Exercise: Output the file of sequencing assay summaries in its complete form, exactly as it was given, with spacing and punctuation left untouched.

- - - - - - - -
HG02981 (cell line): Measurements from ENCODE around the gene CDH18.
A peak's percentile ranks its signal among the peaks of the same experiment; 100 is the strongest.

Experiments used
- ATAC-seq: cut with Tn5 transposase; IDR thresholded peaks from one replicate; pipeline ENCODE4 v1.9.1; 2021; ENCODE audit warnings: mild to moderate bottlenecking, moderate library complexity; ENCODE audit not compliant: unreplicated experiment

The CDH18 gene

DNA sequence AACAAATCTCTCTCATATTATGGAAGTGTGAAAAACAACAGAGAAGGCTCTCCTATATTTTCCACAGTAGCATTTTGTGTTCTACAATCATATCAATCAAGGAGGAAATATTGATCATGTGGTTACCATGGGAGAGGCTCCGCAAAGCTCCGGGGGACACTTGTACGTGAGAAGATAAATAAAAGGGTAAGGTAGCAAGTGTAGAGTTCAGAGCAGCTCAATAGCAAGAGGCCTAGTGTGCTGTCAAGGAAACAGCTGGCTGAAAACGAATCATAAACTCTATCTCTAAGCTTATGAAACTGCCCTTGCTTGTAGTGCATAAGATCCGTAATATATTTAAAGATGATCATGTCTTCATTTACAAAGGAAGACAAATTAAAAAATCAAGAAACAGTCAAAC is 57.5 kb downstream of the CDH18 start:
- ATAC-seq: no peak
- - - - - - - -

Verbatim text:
HG02981 (cell line): Measurements from ENCODE around the gene CDH18.
A peak's percentile ranks its signal among the peaks of the same experiment; 100 is the strongest.

Experiments used
- ATAC-seq: cut with Tn5 transposase; IDR thresholded peaks from one replicate; pipeline ENCODE4 v1.9.1; 2021; ENCODE audit warnings: mild to moderate bottlenecking, moderate library complexity; ENCODE audit not compliant: unreplicated experiment

The CDH18 gene

DNA sequence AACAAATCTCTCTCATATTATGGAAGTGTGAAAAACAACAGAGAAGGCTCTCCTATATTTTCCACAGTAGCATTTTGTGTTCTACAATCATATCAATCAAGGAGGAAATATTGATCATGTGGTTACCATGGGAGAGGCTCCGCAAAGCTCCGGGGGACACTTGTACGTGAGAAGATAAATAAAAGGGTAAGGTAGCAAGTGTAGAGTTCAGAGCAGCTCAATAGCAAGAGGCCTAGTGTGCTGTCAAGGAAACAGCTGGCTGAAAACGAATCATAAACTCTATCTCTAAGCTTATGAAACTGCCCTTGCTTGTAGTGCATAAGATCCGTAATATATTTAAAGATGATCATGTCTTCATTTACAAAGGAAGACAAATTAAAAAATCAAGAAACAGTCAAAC is 57.5 kb downstream of the CDH18 start:
- ATAC-seq: no peak